Albert Einstein’s Brain To Go On Display At London Exhibit
Sections of Albert Einstein’s brain will be displayed in Britain on Thursday at an exhibition in London, along with other historical figures.
Two sections of the brain will be going on display at the Wellcome Collection show “Brains: The Mind As Matter.”
The slides from Einstein’s brain are on loan from the Mutter Museum in Philadelphia, where they were shown publicly for the first time in the U.S. in 2011.
When Einstein died at the age of 76 in 1955 his body was cremated and ashes were scattered according to his wishes.
Pathologist Thomas Harvey, who carried out the postmortem, said Einstein’s son gave him permission to preserve the brain for research.
Harvey kept the brain and divided it into 240 sections preserved in jars of formaldehyde at his house.
The pathologist gave a box of 46 slices to his colleague William Ehrich, and the samples were eventually donated to the museum in Philadelphia.
Einstein’s brain will not be the only one on display, Edward Rulloff’s brain will also be on display for the first time in Britain. He was thought to have killed his wife and child and was sentenced to death in 1871 for killing a shop assistant in New York. Rulloff’s brain is one of the largest ever known.
Lucy Shanahan, the show’s co-curator, said the slides of Einstein’s brain raised questions about brain collecting, donation and consent and “the desire to establish whether there is something significant or different about the brain of a genius.”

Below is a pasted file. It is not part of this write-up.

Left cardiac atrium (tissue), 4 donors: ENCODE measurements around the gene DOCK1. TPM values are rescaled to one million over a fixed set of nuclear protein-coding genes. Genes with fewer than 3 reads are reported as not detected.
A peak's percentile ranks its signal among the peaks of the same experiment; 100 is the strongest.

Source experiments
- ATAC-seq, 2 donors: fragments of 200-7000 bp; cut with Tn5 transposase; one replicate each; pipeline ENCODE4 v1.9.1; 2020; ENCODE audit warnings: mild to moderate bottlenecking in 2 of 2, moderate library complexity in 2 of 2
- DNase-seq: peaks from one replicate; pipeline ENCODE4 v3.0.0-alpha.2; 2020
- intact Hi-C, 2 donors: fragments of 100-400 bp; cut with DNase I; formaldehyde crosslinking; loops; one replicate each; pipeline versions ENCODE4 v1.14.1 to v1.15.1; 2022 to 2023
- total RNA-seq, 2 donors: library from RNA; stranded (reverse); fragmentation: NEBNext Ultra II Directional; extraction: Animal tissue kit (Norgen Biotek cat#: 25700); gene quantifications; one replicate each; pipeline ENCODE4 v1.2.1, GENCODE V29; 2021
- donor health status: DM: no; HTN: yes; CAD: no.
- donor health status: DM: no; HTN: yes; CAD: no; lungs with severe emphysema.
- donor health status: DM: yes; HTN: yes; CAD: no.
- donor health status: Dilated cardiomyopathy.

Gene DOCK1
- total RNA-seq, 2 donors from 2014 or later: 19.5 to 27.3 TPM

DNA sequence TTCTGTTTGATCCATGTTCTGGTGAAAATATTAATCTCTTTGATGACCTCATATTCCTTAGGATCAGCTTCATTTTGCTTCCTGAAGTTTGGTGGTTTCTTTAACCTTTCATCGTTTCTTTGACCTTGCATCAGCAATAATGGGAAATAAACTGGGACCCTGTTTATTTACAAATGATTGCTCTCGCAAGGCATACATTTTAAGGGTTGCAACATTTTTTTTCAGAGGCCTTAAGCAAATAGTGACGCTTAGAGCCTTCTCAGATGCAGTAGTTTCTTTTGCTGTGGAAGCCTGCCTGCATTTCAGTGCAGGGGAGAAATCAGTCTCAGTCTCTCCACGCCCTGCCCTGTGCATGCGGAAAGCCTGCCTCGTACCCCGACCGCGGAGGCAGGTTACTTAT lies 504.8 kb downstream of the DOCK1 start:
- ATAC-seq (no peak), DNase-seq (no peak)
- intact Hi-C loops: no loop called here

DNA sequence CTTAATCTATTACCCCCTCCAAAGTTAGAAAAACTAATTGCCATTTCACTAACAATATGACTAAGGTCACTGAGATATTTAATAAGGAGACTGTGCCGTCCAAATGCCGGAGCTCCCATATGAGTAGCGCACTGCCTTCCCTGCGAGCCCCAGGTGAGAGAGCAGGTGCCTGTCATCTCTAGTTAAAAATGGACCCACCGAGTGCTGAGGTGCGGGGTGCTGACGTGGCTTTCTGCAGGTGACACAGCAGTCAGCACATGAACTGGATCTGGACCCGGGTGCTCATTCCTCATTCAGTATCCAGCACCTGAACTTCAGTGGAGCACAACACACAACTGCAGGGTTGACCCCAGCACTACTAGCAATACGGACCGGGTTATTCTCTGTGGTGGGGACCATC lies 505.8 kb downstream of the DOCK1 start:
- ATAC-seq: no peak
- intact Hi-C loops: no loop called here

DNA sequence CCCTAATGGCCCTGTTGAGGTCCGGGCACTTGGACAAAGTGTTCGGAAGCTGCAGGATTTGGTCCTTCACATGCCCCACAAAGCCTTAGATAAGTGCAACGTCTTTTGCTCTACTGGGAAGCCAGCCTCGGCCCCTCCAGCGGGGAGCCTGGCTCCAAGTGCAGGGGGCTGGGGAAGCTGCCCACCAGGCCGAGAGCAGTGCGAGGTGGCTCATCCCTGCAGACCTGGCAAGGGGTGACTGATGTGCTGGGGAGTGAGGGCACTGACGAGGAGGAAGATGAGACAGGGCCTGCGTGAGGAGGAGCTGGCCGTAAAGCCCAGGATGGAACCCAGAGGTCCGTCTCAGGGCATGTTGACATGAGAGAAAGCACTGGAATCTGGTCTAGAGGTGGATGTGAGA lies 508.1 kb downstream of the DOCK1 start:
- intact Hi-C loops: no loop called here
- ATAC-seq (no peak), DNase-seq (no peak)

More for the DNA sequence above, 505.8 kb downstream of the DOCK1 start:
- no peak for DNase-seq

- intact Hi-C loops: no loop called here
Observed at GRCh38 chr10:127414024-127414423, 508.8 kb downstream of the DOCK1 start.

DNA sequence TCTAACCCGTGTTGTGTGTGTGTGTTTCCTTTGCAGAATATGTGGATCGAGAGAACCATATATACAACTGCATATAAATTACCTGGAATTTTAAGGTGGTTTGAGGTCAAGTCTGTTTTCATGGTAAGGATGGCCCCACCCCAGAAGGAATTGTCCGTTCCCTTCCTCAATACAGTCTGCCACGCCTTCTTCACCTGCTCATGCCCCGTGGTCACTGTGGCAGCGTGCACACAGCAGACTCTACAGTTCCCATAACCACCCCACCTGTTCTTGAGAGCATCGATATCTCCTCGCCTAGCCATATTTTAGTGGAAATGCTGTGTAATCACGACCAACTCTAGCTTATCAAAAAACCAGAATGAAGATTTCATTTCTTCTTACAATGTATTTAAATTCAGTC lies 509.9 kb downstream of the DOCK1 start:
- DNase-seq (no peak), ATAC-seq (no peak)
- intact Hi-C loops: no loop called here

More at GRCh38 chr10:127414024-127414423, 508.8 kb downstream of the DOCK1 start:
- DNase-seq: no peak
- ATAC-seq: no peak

Marius Kwint, the guest curator, told The Guardian that brains have been central in modern societies hopes, fears and beliefs.
“The different ways in which we have treated and represented real, physical brains open up a lot of questions about our collective minds,” he told the British news agency.
The brains of Einstein and Rulloff will also be accompanied by an ancient Egyptian, computer science pioneer Charles Babbage and a brain slice containing a bullet wound.
Also, William Burke’s brain, which was taken after he was hanged in 1929 for murdering several people to sell their bodies for dissection, will be on display.
The exhibit will be running until June 17 at the Wellcome Collection in London.